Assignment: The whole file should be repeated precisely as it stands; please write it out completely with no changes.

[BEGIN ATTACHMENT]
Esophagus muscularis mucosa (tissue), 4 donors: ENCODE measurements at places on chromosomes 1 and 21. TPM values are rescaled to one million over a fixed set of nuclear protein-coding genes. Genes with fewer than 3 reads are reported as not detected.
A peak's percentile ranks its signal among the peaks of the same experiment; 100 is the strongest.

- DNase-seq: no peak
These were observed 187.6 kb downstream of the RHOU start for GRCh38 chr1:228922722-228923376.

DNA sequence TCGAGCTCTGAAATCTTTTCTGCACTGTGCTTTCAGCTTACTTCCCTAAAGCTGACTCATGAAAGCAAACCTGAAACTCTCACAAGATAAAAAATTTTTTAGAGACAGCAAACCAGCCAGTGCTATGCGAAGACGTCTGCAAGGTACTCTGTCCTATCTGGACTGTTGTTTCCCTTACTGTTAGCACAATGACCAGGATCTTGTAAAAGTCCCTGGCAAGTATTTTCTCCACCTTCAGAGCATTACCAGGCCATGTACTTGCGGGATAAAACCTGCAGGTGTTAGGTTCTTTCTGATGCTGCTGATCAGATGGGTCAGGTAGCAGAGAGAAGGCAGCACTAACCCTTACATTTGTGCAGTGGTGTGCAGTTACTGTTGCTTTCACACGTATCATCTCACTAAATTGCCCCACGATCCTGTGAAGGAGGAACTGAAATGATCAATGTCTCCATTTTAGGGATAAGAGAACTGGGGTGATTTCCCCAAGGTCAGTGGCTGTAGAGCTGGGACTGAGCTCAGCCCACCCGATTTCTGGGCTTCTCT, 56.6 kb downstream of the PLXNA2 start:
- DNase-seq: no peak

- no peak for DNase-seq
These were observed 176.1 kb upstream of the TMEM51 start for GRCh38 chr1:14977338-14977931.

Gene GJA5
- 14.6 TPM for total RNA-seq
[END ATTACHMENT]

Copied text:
Esophagus muscularis mucosa (tissue), 4 donors: ENCODE measurements at places on chromosomes 1 and 21. TPM values are rescaled to one million over a fixed set of nuclear protein-coding genes. Genes with fewer than 3 reads are reported as not detected.
A peak's percentile ranks its signal among the peaks of the same experiment; 100 is the strongest.

- DNase-seq: no peak
These were observed 187.6 kb downstream of the RHOU start for GRCh38 chr1:228922722-228923376.

DNA sequence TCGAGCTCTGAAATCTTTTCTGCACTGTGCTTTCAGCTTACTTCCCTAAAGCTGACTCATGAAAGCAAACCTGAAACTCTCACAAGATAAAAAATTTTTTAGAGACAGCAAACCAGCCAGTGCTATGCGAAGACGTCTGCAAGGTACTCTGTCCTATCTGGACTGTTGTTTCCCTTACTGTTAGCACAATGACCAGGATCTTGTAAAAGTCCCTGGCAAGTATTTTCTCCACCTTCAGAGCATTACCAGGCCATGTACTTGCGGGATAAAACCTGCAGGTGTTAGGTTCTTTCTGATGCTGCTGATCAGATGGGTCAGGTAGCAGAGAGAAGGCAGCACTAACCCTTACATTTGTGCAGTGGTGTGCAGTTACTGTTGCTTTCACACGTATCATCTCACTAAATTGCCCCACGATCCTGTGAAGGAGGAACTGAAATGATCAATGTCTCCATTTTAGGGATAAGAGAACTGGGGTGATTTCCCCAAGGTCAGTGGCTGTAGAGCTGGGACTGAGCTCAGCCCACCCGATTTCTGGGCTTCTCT, 56.6 kb downstream of the PLXNA2 start:
- DNase-seq: no peak

- no peak for DNase-seq
These were observed 176.1 kb upstream of the TMEM51 start for GRCh38 chr1:14977338-14977931.

Gene GJA5
- 14.6 TPM for total RNA-seq